Clipped from: https://economictimes.indiatimes.com/markets/expert-view/government-rbi-jugalbandi-playing-out-well-says-sbi-md/articleshow/80708106.cmsSECTIONSGovernment-RBI jugalbandi playing out well, says SBI MDByMythili Bhusnurmath,Last Updated: Feb 05, 2021, 05:28 PM ISTSynopsis
NBFCs play a very critical role as far as the economy is concerned and maybe banks are better at passing on liquidity, says Ashwani Bhatia
Ready to provide liquidity to NBFCs that meet SBI criteria, says Ashwani Bhatia, MD, SBI
What do you make of this jugalbandi between the government and the RBI? The RBI as well as the government are both clearly going for growth as we come out of Covid19?
You always need to have a good jugalbandi when you are running an economy. If somebody is playing the sitar or santoor or sarod, you need a very good tabalchi to play along all the time. The beautiful thing that has happened in our economy is that over the last year, RBI did all the heavy lifting that was required from the financial markets — liquidity, CRR, SLR. This week, we had a budget which was expansionary in nature. It was also necessary that the Reserve Bank of India delivered and the fact that the policy is accommodative means there is not much disruption. TLTRO tap is there for NBFCs; the fact that whatever goes to SMEs can be deducted from the NDTL — all these factors are positive for the financial markets.
While the TLTRO on tap announcement for NBFCs is being welcomed by the NBFC sector, now the banks have to ensure that the money is being lent to NBFCs as well. How willing are banks going to be?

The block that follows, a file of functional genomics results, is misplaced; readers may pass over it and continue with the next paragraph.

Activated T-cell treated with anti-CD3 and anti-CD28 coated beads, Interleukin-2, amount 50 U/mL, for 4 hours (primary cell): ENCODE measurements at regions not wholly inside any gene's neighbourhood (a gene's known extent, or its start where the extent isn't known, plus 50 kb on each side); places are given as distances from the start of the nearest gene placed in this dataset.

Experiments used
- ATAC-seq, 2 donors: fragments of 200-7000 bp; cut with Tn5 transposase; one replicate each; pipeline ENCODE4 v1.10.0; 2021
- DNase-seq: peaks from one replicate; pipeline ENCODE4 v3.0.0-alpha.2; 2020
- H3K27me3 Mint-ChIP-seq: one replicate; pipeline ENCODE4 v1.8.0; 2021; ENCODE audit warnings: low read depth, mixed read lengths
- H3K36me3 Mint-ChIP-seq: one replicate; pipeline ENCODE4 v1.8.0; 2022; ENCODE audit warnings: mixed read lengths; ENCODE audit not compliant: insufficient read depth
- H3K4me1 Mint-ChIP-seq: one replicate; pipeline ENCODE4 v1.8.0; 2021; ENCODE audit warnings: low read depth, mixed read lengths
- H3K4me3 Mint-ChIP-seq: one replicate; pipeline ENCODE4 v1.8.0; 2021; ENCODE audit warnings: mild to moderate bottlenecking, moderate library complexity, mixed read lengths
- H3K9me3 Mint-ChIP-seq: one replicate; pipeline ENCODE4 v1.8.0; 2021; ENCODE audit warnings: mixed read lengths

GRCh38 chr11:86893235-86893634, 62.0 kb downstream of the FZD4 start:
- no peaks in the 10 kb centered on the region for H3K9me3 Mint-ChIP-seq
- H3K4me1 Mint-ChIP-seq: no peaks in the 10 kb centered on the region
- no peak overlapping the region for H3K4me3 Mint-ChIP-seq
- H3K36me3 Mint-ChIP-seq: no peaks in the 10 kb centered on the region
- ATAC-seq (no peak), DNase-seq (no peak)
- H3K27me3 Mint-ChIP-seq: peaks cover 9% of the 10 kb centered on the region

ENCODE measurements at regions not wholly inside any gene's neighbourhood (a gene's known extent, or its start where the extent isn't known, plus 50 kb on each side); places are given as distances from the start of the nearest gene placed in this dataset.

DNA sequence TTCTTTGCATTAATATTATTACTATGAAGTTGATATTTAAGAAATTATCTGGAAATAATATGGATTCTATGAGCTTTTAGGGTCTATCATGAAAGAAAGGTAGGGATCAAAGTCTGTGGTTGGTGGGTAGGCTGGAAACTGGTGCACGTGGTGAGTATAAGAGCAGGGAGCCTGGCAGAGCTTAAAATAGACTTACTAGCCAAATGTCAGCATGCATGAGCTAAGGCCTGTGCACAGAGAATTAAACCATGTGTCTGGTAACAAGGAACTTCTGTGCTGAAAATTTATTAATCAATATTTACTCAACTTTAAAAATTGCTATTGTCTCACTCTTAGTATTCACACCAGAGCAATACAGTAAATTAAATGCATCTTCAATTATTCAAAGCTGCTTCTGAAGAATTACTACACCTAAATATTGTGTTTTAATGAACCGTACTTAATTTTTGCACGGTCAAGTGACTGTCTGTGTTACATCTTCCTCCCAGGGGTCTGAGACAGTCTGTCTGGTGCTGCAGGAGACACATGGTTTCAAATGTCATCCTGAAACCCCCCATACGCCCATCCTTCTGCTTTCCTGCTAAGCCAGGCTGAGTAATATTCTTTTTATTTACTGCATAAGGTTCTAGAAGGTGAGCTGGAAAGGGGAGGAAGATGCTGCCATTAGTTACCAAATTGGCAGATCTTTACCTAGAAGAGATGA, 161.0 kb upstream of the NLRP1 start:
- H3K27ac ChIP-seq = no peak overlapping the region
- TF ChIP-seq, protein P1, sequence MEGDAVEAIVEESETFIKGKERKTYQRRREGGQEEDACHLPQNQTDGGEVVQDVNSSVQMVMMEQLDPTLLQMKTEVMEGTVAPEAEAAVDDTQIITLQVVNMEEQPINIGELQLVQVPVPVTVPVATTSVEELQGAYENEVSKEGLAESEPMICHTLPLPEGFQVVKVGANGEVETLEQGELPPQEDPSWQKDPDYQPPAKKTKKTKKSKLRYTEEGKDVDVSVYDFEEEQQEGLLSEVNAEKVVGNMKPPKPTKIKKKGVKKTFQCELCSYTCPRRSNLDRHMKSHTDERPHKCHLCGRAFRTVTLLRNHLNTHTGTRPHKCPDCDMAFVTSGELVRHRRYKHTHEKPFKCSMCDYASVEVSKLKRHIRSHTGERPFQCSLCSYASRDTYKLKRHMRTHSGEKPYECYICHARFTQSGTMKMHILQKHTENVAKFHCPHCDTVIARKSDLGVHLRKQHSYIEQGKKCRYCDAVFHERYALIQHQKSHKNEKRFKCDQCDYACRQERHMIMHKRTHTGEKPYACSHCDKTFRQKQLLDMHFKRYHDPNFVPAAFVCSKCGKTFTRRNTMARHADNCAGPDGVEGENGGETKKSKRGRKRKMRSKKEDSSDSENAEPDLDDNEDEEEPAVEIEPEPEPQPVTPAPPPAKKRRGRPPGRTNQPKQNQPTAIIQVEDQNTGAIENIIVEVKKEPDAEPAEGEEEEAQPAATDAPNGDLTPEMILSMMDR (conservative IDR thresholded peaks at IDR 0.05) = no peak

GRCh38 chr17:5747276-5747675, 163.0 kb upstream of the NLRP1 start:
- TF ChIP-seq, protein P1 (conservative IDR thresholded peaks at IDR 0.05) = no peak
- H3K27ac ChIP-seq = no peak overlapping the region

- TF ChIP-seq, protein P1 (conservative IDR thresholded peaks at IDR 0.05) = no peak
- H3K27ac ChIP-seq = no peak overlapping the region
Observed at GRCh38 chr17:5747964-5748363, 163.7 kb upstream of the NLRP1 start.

Banks are willing and our experience last year has been very good. The measures that were announced by the government where they initially guaranteed bonds worth Rs 30,000 crore. All that money was returned without any default and we should trust our industrial houses and our NBFCs. We remain ready to provide liquidity to NBFCs that meet our criteria.
Given that one of the major reasons for any kind of contagion and possible financial instability is the interconnectedness between banks and NBFCs, is the RBI going further down the road by introducing more LTROs?
Well you know the condition of Indian markets. Our markets are not that developed and so where do NBFCs go? The customers or the retail depositors have trust in the banks, liquidity is with us and that liquidity has to go back to the NBFCs in some form. They play a very critical role as far as the economy is concerned and maybe banks are better at doing that job. I just hope that the markets develop over a period of time.
RBI is allowing retail investors to buy G-secs and hold accounts for that with RBI directly. What kind of appetite will there be among retail investors for Gsecs?
So first I will just come back to what you talked about funding NBFCs. Although RBI has given this dispensation for a TLTRO, at the same time, it has tightened regulations and has been proactive on that account. and the discussion paper that we saw a few days back clearly points to that. Coming to your question on retailers buying G-secs, I think it is a very open-ended thing and the comfort of a depositor with the bank is that he can walk with the bank anytime, deposit money, take a loan against it and withdraw it any moment. It remains to be seen what kind of regulations come out. Potentially, the volumes could be huge and if you ask me, it will also take away some load from the banks in the sense that the deposits may come down a bit, It will take away CRR, SLR but it is worth experimenting if you ask me.